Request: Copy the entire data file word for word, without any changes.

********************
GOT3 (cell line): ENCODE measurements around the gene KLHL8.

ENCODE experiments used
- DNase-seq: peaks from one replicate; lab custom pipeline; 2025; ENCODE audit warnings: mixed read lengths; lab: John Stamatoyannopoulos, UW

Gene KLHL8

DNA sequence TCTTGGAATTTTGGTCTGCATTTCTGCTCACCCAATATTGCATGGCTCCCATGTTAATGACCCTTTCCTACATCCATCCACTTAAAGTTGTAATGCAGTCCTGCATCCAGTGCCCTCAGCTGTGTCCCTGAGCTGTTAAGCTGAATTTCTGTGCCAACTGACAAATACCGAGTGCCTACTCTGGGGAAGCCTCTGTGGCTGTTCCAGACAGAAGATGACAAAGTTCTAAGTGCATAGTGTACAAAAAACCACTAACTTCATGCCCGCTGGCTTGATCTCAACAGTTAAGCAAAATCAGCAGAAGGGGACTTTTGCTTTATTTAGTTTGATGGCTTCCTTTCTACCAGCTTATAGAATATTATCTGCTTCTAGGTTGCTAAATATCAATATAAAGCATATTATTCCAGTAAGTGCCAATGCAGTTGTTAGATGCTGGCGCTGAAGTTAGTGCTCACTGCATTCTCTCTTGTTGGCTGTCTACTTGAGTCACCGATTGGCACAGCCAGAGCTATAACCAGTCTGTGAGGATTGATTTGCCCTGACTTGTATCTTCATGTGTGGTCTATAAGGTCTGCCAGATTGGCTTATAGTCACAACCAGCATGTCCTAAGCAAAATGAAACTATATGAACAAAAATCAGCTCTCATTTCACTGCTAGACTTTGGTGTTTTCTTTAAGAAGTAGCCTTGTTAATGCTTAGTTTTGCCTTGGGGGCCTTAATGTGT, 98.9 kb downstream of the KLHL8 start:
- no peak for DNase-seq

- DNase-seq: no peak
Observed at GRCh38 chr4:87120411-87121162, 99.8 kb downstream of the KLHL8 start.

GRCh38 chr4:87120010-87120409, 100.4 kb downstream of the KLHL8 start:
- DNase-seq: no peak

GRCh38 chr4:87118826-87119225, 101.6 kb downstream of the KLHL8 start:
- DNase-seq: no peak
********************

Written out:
GOT3 (cell line): ENCODE measurements around the gene KLHL8.

ENCODE experiments used
- DNase-seq: peaks from one replicate; lab custom pipeline; 2025; ENCODE audit warnings: mixed read lengths; lab: John Stamatoyannopoulos, UW

Gene KLHL8

DNA sequence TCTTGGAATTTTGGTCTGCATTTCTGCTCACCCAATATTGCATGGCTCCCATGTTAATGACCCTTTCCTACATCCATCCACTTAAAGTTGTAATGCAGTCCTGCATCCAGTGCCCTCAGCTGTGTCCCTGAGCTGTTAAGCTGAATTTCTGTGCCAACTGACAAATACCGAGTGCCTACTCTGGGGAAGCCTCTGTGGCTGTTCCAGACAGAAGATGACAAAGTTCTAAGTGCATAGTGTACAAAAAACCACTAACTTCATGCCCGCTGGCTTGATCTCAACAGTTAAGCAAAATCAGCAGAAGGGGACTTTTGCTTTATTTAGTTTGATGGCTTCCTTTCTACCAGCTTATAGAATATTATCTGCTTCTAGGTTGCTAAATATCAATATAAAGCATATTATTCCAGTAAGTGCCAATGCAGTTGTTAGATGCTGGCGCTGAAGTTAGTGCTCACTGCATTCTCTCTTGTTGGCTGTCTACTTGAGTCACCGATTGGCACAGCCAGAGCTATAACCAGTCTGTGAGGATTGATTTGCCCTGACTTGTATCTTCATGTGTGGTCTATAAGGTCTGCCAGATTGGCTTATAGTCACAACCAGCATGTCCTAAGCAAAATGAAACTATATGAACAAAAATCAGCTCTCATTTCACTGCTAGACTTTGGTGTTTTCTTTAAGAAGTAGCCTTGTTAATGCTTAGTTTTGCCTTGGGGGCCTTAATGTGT, 98.9 kb downstream of the KLHL8 start:
- no peak for DNase-seq

- DNase-seq: no peak
Observed at GRCh38 chr4:87120411-87121162, 99.8 kb downstream of the KLHL8 start.

GRCh38 chr4:87120010-87120409, 100.4 kb downstream of the KLHL8 start:
- DNase-seq: no peak

GRCh38 chr4:87118826-87119225, 101.6 kb downstream of the KLHL8 start:
- DNase-seq: no peak